Gretchen then described the current architecture of digital collections. Digital collections are stored in a home-grown TeXtML/asp.net repository. ECU uses dSpace for ETDs and other faculty/student research, but not for special collections. Metadata is formatted as XML in a METS wrapper, using MODS for descriptive metadata and Dublin Core for OAI harvesting. Erik and Jean-Paul mentioned that their repository is Windows-based, but we got some great ideas from their user interface.
On the Digital Collections website, Gretchen explained that digital objects were arranged according to collection strengths instead of by collection title or digital exhibit. Users can explore subject-arranged collections. In this way, Gretchen showed how digital collections can be a way to intellectually organize material in a digital interface. The option to search across all collections is featured on their website. The site includes a shuffled tag cloud consisting of shortened LC subject headings, as well as LC, geographic location, and date information as facets for digital object records. Here is an example. Note how each record includes a “Related Resources” box that links the record to subject collections and records with the same LC subject headings. One of the most innovative features of the box is that it links the record back to its source collection’s finding aid – as well as other items in the same box, folder, or collection! This is something we could do at ZSR. User comments are easy to add and are indexed in the object’s MODS record.
Archival finding aids at ECU are encoded by Mark Custer, who created a functional and creative stylesheet that allows users to interact with content and digitized material. Each finding aid has a tab for viewing digital objects, which links back to the digital repository. Here is an example. Finding aids are fully searchable and include a printable version. ECU does not use Archivists’ Toolkit but they are investigating the possibility of incorporating it into their workflow.
Metadata librarian Patricia Dragon demonstrated the web-based form that was created for her and other catalogers to use to catalog digital objects. Once material has been digitized, catalogers are sent a “job” request to catalog the objects. Using pull-down menus, catalogers choose descriptive terms for materials (even previously used LCSH and creator terms are saved). The web forms interact with a SQL database and are re-indexed regularly. Perhaps the most interesting aspect of the metadata workflow is that all digital objects are made available online with basic metadata (such as title and source collection) and remain that way until fully cataloged.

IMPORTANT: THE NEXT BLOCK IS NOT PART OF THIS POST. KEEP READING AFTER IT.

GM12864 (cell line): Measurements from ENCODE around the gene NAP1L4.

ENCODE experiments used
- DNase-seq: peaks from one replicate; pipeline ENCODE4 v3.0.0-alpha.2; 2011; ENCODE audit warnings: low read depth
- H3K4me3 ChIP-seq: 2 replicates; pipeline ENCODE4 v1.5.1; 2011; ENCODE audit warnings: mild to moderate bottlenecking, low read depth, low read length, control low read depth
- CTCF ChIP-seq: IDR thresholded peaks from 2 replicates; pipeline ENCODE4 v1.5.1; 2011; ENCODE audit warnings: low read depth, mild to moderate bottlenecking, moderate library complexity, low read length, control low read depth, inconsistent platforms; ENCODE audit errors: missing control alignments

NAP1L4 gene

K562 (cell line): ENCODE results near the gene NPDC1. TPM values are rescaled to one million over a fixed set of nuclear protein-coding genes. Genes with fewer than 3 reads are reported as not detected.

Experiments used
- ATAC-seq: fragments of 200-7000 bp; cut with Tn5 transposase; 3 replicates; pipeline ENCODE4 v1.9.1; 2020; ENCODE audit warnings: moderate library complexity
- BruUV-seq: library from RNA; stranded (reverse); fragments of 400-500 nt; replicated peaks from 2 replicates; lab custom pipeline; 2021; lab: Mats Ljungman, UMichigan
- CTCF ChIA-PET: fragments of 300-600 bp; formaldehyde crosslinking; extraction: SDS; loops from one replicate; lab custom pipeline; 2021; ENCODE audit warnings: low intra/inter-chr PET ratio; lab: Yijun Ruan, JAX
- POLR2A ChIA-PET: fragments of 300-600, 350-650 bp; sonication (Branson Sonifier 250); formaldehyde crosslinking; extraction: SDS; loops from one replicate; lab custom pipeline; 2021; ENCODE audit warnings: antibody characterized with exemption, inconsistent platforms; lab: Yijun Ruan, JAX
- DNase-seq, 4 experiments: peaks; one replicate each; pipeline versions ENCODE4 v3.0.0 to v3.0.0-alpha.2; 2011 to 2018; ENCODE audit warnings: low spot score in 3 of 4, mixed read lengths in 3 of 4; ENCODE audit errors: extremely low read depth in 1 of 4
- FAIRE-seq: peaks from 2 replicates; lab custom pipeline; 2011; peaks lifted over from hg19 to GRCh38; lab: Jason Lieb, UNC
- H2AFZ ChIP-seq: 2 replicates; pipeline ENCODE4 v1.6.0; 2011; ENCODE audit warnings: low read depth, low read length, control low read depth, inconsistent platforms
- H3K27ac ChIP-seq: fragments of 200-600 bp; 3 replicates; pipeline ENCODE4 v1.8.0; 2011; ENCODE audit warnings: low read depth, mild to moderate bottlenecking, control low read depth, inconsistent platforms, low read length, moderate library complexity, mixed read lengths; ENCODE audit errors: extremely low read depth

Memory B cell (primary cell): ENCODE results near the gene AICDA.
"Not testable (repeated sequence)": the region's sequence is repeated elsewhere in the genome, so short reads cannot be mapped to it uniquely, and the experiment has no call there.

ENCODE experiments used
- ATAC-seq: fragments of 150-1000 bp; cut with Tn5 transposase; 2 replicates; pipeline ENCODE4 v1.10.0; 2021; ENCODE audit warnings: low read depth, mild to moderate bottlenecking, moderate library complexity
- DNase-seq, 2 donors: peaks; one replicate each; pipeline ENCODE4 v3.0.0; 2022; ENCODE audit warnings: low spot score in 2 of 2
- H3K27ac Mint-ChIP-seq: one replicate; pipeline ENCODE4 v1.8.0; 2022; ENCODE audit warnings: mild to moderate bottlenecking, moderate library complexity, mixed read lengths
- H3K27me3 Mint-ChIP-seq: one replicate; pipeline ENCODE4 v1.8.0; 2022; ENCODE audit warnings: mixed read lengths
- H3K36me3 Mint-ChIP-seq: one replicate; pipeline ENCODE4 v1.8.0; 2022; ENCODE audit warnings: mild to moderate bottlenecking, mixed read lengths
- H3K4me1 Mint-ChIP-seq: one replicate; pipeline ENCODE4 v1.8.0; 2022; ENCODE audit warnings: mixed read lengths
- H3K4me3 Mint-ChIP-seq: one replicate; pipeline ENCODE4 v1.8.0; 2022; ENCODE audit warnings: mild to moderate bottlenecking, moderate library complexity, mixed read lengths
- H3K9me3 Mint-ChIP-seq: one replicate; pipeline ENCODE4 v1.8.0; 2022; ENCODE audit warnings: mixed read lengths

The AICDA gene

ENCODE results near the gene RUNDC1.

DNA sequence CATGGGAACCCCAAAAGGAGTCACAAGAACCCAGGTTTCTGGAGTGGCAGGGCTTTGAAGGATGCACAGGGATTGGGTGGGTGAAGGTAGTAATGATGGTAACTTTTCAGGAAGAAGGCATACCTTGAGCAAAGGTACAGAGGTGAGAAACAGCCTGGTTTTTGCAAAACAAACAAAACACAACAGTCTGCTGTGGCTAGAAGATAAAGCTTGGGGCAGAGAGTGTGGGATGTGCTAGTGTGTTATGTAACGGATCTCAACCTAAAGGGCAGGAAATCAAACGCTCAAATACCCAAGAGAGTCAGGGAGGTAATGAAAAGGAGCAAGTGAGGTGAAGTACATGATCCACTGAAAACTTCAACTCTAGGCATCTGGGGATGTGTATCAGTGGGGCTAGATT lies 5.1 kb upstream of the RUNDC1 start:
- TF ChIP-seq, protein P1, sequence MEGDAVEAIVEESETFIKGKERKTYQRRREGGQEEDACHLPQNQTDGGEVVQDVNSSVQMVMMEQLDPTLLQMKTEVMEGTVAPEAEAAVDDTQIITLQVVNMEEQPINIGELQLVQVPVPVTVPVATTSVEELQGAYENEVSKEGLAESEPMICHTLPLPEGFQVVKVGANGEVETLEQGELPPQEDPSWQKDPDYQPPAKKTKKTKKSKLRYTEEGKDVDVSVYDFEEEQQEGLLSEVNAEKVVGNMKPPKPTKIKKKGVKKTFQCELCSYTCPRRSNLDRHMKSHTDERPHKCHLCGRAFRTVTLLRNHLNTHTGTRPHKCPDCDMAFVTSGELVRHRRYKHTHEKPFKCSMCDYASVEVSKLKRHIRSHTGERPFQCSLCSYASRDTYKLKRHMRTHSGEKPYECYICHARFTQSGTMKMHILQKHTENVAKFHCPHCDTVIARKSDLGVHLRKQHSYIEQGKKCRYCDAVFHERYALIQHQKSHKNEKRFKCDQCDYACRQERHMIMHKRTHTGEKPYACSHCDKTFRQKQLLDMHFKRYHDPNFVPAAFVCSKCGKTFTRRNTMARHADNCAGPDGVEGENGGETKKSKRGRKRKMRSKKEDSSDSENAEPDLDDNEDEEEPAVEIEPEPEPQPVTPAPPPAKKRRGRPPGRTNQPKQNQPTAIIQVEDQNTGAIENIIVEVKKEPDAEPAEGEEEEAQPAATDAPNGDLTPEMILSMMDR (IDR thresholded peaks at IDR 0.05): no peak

Digitization and digital project requests forms are also web-based, making it easier for library staff to submit ideas. Their form is similar to a draft that I am working on, except it is connected to an SQL database that staff can interact with and prioritize. ECU is forming a “selection advisory team” similar to what we are working on, that will score, rank, and give deadlines to digital project submissions. This type of group is also being discussed at ZSR.
We got a tour of Special Collections from Dale Sauter, which included their beautiful reading room and spacious archival stacks. We learned that Special Collections’ role is more focused on selection and project suggestion, less on description or project management. While Digital Collections has existed as a unit within the Special Collections department at ECU, last week the unit was moved to a new department called Library Technology and Digital Initiatives (they are searching for a department head). We also had a tour of the Digital Collections area of the library, where Joe Barricella supervises student employees’ digitization and technical metadata.
The digitization task force at ZSR will be meeting early this month to discuss the ECU visit and potential policies for digitization. Overall, it was an inspiring and informative field trip!
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